For the purpose of administering the program, the President should appoint a Personal Representative for Indian Food Aid. Prior to the appropriation of funds for the last half of the program, the President’s Personal Representative should report to Congress on fulfillment of the terms of the agreement and should recommend Congressional action in the light of further information on: (1) India’s requirements, crop-yields and procurement, and (2) India’s ability to finance additional imports, as judged from trends in her balance of payments position in the remainder of fiscal 1951. The President’s Personal Representative should also supervise the deposit of counterpart funds, see that the food grains are distributed so as to achieve the maximum benefit for the people of India and see that the program receives full publicity in India.
The Government of India should bear the cost of transportation to India. The United States, however, should assist in making ships available through bareboat chartering or other means.
The Indian request collides with a highly unsatisfactory Indian position on the Far East crisis. We must focus attention on the humanitarian aspect of the Indian request and on the longer-range [Page 2097]aspects of our relations with India. If we do not assist India in its present crisis, elements inimical to the United States and the Western world generally will be strengthened. Our friends will despair of convincing the Indian masses of United States good will toward them and interest in them. If, as is probable, millions die of starvation, we shall find it difficult to live with our own consciences, and our dwindling credit in much of Asia will be further reduced.
If we do assist India, our friends will gain greater influence with the masses and with Nehru and his Government. We could mitigate much of the anti-Western bitterness which enables Nehru to maintain his present posture in foreign affairs. No overnight change can be expected, but the basis for a developing United States–Indian rapprochement will have been provided.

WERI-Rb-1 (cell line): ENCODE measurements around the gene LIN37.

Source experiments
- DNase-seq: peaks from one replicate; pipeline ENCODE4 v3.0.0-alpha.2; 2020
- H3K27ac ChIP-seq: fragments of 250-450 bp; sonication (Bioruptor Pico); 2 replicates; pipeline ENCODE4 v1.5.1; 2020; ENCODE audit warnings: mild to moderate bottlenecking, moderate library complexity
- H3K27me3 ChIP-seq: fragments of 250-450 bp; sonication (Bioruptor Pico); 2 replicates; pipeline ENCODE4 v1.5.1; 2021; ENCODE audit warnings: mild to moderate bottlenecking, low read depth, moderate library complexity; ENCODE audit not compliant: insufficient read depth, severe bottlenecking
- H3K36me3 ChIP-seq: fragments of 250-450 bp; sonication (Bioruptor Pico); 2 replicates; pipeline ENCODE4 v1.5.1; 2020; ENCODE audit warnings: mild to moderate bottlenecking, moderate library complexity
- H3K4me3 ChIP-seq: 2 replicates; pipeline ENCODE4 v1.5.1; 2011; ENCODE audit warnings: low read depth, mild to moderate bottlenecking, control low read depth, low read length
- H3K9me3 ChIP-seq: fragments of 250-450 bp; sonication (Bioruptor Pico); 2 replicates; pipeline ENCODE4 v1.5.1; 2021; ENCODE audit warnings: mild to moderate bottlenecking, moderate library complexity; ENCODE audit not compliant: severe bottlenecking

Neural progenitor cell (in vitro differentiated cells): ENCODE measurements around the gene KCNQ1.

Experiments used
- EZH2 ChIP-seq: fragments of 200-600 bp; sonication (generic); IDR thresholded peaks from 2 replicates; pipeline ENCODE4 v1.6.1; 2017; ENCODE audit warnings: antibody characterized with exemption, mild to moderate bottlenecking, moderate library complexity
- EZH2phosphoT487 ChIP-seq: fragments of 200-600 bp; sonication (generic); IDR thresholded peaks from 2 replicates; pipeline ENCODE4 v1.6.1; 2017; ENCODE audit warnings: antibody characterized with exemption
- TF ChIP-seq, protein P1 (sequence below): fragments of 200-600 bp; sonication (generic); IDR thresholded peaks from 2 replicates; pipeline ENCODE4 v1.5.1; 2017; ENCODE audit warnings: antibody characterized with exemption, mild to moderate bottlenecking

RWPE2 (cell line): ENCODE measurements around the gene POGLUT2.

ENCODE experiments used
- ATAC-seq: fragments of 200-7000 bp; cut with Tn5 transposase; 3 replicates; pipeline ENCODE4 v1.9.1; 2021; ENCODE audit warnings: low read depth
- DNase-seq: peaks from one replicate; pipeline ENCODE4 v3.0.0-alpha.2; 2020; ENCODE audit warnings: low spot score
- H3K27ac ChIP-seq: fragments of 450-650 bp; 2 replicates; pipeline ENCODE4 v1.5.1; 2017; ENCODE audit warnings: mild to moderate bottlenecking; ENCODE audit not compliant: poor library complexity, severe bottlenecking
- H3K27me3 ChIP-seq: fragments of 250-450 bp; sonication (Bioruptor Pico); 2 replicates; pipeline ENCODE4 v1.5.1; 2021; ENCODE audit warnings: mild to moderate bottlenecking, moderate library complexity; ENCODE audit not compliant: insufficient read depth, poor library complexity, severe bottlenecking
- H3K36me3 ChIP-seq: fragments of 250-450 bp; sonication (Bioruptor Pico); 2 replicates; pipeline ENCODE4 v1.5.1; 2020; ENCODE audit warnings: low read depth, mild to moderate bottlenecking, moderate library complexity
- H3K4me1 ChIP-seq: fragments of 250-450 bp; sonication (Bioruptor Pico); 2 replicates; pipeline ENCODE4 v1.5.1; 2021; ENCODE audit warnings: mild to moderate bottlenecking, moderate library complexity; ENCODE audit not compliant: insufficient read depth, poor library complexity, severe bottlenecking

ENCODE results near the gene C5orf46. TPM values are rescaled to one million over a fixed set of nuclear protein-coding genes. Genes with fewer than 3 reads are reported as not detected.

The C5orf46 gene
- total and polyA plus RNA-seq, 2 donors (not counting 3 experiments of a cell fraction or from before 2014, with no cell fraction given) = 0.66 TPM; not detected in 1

We have reached the stage in our examination of the Indian request at which an Executive decision is required. We can continue to compile and study statistics, and review possible legislation and sources of finance indefinitely. What is now needed to give direction to our efforts is a determination that it is in the United States national interest to meet the Indian request, in whole or in part and by such methods of financing as we can devise in consultation with the Congress.
This is the more true as considerable independent interest in this problem has appeared on the Hill. Senator Smith of New Jersey and Representative Javits1 are attempting with some success to line up bipartisan support for food for India. They and some of their colleagues are becoming increasingly convinced of the necessity of early legislative action.
The Executive cannot longer delay its decision. Food grains from a grant program must begin to move to India by April at the latest if a breakdown of the rationing system and possible starvation is to be averted.
That you sign the attached memorandum to the President2 seeking his decision to give Administration support to Congressional action providing for a grant food grain program for India.
E and H have concurred.[Page 2098]
Memo to the President
Paper on Economic Considerations
Paper on Political Considerations3[Page 2103]
- Correspondence with Senator H. Alexander Smith and Representative Jacob K. Javits, not printed, is in file 891.2311/1–2451.↩
- Memorandum to the President dated February 2, p. 2109.↩
- Papers on economic and political considerations are printed respectively as Annexes I and II, below.↩
- Herbert Hoover, U.S. President, 1929–1933; associated with a number of U.S. relief efforts abroad both before and after his presidency.↩
- Harold E. Stassen, President of the University of Pennsylvania.↩
- Robert A. Taft, U.S. Senator from Ohio.↩